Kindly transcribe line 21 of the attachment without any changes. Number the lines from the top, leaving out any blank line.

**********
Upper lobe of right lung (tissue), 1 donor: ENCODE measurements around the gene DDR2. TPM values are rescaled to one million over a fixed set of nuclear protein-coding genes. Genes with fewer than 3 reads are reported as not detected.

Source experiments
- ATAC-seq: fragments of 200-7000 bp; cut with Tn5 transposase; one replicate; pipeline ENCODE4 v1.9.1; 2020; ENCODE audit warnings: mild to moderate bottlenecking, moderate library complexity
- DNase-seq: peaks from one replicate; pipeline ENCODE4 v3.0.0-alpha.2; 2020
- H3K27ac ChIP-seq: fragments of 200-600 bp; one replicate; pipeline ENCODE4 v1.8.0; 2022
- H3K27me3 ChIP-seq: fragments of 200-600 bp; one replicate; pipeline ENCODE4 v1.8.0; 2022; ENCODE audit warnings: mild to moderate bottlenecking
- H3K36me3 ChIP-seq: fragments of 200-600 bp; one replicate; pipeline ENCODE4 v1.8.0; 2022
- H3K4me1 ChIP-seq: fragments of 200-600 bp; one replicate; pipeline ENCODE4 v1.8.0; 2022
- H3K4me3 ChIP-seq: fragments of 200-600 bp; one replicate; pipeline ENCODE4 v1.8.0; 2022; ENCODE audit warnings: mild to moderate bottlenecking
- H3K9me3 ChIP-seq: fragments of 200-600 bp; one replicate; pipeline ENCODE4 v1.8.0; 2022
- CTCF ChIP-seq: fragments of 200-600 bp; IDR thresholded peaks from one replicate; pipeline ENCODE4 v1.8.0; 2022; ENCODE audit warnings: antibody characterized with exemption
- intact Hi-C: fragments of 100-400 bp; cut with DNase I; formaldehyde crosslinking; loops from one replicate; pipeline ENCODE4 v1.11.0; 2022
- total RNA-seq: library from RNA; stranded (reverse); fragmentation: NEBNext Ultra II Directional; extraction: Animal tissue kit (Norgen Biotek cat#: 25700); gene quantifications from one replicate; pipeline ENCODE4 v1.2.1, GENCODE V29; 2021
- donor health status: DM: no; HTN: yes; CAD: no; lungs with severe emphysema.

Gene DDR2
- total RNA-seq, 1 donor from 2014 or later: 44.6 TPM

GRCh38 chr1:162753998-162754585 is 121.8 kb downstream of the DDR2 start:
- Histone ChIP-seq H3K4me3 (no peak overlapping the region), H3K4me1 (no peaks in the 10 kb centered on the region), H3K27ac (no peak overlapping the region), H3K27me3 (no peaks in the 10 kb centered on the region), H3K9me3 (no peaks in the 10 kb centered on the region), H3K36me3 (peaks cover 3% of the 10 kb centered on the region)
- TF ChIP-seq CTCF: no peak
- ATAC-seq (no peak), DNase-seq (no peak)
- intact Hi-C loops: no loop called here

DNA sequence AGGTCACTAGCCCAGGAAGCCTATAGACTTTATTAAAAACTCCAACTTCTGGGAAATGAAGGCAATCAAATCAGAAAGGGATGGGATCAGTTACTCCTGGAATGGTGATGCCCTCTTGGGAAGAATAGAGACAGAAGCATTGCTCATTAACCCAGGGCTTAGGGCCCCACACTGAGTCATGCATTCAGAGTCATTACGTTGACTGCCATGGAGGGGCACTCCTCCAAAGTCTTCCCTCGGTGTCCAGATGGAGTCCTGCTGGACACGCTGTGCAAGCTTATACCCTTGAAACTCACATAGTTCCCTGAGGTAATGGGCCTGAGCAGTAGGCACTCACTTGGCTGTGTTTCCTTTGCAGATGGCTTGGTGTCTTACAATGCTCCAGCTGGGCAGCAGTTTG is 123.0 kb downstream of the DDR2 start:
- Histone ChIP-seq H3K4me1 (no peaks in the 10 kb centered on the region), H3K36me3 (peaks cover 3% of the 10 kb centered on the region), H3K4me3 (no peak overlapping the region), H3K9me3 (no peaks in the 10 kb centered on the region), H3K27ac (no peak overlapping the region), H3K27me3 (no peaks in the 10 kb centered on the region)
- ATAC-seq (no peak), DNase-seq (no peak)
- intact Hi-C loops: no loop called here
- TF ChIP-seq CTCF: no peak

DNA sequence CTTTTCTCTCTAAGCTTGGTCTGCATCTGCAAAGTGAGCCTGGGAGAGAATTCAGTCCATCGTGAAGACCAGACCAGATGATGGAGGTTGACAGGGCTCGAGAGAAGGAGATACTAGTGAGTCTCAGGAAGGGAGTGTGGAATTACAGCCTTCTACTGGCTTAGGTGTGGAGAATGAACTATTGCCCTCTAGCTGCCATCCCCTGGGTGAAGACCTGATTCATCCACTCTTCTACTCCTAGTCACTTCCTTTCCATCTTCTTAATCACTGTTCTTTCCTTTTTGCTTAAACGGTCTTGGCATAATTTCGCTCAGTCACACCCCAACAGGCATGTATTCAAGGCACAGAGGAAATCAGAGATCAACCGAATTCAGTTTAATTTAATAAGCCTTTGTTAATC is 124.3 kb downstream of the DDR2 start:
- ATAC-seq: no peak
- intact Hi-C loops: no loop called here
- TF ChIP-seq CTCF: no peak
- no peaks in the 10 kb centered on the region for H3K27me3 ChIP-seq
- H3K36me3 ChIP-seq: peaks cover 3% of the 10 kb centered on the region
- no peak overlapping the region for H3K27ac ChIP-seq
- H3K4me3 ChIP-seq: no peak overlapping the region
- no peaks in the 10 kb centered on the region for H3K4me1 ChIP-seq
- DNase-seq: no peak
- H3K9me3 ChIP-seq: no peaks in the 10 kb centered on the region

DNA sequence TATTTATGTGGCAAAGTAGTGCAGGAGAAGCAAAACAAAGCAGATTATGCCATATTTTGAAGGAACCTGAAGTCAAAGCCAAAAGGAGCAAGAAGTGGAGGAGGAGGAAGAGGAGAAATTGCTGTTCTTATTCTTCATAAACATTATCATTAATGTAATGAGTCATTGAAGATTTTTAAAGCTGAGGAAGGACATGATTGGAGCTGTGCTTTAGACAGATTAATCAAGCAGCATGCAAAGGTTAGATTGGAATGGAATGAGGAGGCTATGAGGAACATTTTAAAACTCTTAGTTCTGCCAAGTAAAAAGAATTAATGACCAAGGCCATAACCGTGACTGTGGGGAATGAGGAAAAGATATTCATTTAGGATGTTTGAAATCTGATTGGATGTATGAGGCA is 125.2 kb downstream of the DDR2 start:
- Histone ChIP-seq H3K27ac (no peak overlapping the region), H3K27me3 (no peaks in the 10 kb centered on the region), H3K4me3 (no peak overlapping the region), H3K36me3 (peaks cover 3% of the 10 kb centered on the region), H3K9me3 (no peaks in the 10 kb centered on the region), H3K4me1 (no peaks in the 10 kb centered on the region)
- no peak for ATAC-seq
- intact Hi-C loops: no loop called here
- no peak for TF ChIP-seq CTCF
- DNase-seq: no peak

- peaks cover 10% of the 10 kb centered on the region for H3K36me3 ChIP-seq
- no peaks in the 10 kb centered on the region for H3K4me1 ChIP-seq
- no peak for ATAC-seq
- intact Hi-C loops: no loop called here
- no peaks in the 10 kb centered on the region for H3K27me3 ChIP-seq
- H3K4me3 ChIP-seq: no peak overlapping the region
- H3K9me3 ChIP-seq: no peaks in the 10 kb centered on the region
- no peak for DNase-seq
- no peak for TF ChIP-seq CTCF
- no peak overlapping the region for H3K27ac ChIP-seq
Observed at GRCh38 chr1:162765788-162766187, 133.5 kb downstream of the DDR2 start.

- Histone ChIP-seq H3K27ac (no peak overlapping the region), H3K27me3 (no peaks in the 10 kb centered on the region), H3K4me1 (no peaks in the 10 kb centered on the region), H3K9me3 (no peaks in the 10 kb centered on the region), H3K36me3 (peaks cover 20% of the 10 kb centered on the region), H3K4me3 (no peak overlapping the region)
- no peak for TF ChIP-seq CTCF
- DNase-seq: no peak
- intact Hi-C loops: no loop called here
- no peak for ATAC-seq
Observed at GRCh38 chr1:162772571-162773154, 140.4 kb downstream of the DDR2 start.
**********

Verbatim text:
- intact Hi-C loops: no loop called here